The Starry Messenger: A Tale of the Father of Modern Science tells Galileo’s story in the form of a play for two actors. They portray Galileo and his daughter (who became a nun and took the name Sister Maria Celeste) as well as many other colorful figures of the day.
Galileo Galilei was a father of modern science. His many inventions and discoveries insured his lasting fame. He was able to make many contributions because he believed that the truths of the physical world are to be discovered through observation and mathematical reasoning and not in ancient books of philosophy and religion. This may seem obvious today, but in the 1600s it got him into trouble.
Galileo fought for the right to publish his work. He was not opposed to religion and remained a devout Catholic. But he struggled with religious leaders who stood in the way of the advance of science. These men ultimately suppressed his work and threatened him with prosecution that could have resulted in his torture and death.
They forced him to publicly repudiate his “theory” that the earth revolves around the sun.
After his death, the Church would change its position and recognize the sun-centered solar system. Over the centuries it has continued to adapt itself to science. Today it is possible for a Catholic to believe that the earth is billions of years old and that our human bodies resulted from the process of biological evolution.
The Starry Messenger uses humor and drama to present equal measures of Galileo’s scientific discoveries, the conflicts between science and religion, an example of the scientific approach to the truth, and a touching relationship between a difficult but loving father and his devoted but strong daughter.
The play takes place today at a school assembly. As the students gather they see a crate and a few interesting props on the “stage.”
A young nun enters, pushing a wheelchair. Someone sits in the chair but is covered by a large cloth. The nun introduces herself as Sister Maria Celeste, the daughter of Galileo Galilei. She explains that since her father died, 364 years ago, he has refused to wake up. He is depressed because, when he died, he thought all his work would be destroyed by the Inquisition and the world would remain in scientific darkness. She wants to show him that he did not live in vain and that is why she has brought him back to earth in the wheelchair.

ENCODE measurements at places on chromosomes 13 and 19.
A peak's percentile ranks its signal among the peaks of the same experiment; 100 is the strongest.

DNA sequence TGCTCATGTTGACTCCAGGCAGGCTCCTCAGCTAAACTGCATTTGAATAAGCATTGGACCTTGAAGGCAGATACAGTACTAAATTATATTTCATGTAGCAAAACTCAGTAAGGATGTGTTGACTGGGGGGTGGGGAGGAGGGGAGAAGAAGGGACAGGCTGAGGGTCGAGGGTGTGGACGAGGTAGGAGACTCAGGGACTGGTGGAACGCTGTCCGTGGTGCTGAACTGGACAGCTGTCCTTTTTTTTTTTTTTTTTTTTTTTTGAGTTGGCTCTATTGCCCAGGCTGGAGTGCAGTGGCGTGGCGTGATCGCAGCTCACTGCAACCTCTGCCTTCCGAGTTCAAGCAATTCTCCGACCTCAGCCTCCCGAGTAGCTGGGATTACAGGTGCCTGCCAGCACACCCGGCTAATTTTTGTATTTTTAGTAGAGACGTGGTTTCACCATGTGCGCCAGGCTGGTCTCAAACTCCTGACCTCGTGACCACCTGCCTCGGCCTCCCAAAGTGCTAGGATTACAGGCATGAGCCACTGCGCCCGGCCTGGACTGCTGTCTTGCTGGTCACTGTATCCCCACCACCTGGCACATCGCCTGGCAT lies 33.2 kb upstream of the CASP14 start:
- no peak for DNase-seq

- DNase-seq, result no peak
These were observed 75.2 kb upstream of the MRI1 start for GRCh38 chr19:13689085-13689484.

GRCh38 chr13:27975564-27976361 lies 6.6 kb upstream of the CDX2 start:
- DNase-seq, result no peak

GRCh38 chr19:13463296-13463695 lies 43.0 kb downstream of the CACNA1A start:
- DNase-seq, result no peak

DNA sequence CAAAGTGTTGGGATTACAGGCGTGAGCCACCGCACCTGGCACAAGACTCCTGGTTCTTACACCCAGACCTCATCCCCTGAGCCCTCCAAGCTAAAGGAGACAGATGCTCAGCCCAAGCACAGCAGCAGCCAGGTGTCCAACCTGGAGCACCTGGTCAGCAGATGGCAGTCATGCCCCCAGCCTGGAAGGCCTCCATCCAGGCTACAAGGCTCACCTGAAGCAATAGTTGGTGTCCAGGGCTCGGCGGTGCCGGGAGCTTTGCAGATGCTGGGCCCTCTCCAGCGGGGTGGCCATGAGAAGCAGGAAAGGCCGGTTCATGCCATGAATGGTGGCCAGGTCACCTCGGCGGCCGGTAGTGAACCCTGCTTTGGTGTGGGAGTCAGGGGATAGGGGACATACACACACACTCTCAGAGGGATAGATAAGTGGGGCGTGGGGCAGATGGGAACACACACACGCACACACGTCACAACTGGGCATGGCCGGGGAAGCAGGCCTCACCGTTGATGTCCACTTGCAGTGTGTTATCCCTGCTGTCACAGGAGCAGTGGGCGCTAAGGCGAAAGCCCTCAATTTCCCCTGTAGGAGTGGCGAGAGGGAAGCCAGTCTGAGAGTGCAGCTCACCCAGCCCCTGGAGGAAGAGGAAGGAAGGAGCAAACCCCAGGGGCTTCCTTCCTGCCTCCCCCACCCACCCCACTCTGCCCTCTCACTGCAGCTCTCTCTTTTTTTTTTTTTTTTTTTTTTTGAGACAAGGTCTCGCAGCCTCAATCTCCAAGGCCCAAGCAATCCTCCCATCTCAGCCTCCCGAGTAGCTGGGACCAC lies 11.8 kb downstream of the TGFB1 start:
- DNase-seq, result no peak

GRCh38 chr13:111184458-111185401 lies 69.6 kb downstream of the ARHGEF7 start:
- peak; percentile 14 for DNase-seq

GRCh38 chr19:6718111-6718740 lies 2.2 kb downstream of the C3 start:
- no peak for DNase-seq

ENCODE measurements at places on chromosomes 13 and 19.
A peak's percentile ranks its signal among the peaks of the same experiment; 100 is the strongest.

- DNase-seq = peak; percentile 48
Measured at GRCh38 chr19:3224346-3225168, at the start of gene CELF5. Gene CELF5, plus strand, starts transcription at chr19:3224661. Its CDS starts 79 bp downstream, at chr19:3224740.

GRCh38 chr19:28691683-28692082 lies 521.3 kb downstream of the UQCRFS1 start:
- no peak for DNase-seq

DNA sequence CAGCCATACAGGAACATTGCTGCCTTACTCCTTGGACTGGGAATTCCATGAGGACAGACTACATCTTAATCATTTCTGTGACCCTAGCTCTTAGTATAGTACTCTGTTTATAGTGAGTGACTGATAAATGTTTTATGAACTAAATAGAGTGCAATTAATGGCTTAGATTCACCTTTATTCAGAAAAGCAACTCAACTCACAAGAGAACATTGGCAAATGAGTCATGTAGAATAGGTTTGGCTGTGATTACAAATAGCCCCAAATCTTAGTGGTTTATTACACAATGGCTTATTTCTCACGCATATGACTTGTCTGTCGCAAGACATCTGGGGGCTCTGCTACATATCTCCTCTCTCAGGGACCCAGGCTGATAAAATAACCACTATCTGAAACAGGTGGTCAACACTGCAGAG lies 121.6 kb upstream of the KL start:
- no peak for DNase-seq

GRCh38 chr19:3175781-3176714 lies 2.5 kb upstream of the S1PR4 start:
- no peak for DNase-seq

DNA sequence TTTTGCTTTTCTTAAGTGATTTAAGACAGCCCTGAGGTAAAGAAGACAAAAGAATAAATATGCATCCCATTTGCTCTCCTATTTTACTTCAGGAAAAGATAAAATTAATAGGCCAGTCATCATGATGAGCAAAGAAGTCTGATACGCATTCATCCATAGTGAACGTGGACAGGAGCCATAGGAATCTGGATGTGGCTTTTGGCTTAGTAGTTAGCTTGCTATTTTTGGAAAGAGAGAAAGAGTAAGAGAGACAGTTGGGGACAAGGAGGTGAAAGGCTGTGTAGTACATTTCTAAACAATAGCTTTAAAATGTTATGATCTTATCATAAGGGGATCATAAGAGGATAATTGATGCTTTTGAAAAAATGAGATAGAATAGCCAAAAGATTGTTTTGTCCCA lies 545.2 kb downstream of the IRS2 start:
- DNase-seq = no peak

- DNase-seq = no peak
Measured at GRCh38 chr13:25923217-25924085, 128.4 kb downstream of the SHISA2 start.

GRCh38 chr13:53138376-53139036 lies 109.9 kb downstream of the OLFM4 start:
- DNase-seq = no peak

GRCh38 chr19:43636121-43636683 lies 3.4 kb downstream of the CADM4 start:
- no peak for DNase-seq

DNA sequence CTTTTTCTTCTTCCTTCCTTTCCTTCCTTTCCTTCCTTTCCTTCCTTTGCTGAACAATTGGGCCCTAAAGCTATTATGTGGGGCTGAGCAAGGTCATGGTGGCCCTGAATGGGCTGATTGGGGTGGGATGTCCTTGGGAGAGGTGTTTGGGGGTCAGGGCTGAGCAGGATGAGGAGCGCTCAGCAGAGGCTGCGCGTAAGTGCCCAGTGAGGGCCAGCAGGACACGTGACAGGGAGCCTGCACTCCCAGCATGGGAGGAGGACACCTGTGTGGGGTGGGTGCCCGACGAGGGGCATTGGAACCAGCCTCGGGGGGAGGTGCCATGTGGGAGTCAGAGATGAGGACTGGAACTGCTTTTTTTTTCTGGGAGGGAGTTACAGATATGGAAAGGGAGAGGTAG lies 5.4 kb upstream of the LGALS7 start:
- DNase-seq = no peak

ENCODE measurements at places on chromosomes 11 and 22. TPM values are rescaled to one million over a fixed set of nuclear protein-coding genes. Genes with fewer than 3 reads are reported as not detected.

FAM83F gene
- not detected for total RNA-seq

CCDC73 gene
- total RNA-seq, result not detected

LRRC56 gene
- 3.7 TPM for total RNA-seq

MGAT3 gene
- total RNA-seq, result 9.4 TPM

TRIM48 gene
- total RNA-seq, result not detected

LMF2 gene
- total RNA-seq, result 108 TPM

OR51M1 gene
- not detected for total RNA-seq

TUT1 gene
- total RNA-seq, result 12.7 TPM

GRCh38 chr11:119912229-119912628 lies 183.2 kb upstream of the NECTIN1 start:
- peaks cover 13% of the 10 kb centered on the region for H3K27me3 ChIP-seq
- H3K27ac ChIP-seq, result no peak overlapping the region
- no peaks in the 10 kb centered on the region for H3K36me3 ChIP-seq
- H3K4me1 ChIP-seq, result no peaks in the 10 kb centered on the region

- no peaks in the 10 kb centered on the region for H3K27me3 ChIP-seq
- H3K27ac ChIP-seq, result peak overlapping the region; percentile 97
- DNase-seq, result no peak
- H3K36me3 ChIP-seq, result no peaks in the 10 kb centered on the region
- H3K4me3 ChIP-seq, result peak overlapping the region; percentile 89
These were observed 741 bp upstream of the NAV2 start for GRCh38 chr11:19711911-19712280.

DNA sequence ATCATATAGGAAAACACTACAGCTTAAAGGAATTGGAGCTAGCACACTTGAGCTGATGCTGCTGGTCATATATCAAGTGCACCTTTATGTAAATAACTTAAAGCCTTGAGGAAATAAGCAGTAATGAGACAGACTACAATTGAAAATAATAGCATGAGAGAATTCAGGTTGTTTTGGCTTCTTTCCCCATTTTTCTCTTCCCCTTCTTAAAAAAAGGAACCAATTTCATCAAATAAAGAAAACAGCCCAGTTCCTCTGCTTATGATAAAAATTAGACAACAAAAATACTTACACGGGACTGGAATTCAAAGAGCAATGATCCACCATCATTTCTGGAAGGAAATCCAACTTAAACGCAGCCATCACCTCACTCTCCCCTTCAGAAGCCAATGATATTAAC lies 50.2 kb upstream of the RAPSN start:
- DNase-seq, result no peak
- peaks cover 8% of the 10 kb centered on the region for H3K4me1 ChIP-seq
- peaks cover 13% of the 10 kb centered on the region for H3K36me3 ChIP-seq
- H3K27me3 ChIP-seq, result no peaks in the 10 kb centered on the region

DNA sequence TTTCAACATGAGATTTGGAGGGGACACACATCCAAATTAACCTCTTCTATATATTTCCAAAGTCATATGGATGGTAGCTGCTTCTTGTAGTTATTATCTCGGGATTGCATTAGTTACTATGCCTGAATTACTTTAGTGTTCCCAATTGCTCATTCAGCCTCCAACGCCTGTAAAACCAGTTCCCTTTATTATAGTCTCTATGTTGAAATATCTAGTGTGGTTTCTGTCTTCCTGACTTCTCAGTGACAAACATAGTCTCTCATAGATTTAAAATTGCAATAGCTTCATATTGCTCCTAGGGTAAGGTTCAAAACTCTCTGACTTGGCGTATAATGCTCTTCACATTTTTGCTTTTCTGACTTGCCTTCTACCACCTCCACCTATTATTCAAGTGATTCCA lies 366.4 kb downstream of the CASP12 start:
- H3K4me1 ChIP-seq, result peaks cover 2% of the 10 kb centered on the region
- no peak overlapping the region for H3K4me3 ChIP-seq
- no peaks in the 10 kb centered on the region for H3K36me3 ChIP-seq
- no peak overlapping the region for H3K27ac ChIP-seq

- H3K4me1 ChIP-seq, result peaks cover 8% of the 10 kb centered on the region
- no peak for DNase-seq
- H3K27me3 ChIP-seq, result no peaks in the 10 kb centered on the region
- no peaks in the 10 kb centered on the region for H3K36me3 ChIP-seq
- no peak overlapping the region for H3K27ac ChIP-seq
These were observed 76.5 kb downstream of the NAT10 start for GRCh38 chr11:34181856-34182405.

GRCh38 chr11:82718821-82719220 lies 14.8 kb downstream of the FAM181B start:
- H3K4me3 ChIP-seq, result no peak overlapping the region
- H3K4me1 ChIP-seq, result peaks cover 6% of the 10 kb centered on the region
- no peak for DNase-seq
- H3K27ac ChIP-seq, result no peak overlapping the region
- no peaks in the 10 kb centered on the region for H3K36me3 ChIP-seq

Sister Maria Celeste enlists the students to convince Galileo that now everyone believes that the earth moves round the sun. She gets them to chant with her: “The earth moves ’round the sun” over and over. They do, and it works. He leaps to his feet convinced he has heard a chorus of angels.
Thus begins a fast-paced, funny romp through the Scientific Revolution. The play presents many of Galileo’s discoveries in simple language and with memorable kinetic visual aids. Some fundamental astronomical concepts are dramatized. Equally the play presents the historical situation of the 1600s and the conflicts between religion, philosophy, and the new-born scientific method.
Even Galileo’s mistakes are presented. His pet theory of the tides is shown to have been totally wrong. The audience gets to enjoy watching a great scientist swallow the pill of confronting his own errors.
Galileo’s Story As a Teaching Tool
Duende will supply a package to go with the play and help teachers integrate the performance into the curriculum.
- Teachers’ Guide (PDF format)
The story of Galileo offers the opportunity to present many important facts and lessons to students including:
- Galileo’s dramatic central role in the Scientific Revolution, the study of which is mandated by the Seventh Grade History-Social Science Framework. Students will see the human side of this Revolution, its excitement, its risk, and the price of its victories.
- Galileo’s many astronomical discoveries (including the mountains on our moon, the moons of Jupiter, and sun spots) and his theories which were crucial stations on the way to the modern view of of the heavens – the teaching of which is mandated by the Science Framework.
- The conflict between the authoritarian view of truth and the empirical view. Students will understand that this is a conflict on which everyone takes a side, and everyone must determine which areas of truth (the physical world, the social world, the spiritual world) are to be governed by which modes of investigation.
Suitable for grades 5 and up as well as adults.
The play will be about forty minutes long with a setup time of half an hour. The performers will bring their own set, and sound equipment (if necessary) that can either stand alone or connect to the school’s system.
- Notes by author Rick Foster (PDF document)
Availability and Pricing
Please contact Duende regarding production or performance rights for this play.